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A large group of plain weave cotton or cotton blend fabrics of varying weights from very light to heavy, that have a range of finishes and uses. Although there is some disagreement, many sources state that muslin gets its name from Mosul, Mesopotamia (now Iraq), where it was first encountered by Europeans in the 17th century.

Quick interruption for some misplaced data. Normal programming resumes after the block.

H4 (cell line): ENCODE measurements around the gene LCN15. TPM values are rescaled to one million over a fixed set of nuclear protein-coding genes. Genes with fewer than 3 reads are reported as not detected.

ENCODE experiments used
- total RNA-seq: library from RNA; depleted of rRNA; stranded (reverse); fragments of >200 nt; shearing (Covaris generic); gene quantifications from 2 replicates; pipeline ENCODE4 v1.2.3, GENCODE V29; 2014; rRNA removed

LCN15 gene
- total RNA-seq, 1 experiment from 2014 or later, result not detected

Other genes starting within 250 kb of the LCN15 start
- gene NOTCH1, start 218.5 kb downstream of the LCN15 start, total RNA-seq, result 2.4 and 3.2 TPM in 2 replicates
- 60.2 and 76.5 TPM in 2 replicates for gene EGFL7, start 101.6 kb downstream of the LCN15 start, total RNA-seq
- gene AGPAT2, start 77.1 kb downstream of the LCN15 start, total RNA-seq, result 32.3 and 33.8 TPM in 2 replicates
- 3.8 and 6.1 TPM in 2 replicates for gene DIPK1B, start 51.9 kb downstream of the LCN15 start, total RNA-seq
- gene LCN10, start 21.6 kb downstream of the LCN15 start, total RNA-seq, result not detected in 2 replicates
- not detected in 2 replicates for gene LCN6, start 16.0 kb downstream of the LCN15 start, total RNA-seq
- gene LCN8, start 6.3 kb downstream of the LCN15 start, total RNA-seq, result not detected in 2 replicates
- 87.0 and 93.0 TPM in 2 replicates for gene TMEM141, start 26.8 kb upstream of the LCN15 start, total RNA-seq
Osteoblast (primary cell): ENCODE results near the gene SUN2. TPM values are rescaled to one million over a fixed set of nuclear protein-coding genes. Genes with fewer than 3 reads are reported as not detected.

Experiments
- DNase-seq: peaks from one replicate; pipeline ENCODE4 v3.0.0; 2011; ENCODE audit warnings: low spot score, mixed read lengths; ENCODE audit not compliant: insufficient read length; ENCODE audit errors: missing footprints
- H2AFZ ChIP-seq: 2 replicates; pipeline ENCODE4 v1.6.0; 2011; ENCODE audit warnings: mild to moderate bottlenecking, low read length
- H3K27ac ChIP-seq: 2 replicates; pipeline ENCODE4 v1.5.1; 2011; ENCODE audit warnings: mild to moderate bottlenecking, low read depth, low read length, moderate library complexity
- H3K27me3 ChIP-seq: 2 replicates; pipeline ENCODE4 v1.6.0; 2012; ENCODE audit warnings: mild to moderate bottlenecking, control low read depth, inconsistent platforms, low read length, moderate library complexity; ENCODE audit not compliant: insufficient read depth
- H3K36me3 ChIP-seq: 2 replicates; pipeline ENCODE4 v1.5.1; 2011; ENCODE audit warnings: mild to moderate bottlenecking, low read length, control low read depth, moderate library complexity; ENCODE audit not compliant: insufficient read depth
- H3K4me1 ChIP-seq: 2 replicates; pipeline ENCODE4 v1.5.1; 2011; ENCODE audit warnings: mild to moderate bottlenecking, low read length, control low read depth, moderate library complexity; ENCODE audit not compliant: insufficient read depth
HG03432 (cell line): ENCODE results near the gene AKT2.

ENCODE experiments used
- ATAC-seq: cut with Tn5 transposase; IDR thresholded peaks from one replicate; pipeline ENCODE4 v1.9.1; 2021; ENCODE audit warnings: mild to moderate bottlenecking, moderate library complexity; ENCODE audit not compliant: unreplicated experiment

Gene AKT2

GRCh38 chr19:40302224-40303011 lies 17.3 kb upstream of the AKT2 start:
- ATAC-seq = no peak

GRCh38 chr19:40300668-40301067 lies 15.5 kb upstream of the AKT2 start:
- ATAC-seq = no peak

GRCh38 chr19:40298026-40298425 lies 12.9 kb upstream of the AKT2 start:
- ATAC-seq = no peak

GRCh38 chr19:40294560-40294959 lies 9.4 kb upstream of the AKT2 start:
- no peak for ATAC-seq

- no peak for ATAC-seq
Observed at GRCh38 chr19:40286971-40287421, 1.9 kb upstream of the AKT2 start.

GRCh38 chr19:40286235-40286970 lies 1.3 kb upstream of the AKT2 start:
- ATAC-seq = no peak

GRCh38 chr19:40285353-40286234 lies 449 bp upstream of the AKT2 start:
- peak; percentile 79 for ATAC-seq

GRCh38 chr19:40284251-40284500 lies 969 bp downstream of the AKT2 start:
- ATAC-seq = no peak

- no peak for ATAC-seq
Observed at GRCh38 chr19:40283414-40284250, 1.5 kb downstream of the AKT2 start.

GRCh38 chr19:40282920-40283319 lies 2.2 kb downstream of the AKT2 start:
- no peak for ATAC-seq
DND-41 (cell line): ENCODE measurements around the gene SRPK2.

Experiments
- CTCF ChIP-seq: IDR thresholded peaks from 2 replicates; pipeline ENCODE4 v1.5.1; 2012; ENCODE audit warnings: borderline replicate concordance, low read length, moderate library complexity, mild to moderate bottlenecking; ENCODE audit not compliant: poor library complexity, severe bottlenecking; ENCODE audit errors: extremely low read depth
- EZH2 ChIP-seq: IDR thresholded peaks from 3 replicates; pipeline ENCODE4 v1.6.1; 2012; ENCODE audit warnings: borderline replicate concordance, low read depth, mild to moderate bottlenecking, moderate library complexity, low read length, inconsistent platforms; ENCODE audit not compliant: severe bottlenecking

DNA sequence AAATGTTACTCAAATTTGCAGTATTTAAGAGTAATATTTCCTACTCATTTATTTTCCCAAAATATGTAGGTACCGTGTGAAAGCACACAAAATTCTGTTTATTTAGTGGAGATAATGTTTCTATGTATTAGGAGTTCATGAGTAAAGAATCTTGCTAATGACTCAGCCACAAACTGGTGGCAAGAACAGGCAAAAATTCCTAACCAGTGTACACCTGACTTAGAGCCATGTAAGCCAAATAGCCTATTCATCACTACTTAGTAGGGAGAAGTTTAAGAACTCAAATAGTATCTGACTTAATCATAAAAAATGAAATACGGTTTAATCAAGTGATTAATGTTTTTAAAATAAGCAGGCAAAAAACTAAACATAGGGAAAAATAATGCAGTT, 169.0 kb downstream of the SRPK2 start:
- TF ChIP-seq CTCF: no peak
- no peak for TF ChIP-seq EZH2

Muslin is often not dyed, left a natural off-white or white. It may also be dyed solid. If printed, it can be called by the print’s name, such as calico. Crinkled muslin is popular for casual clothing.

There are regional differences in the use of the term muslin; in the U.K. and Australia the use applies only to light weight and loosely woven fabric, equivalent to gauze in the U.S.

Uses: Shirts, dresses, sportswear, household items (aprons, sheets, slipcovers)

See also:

Muslin, top weight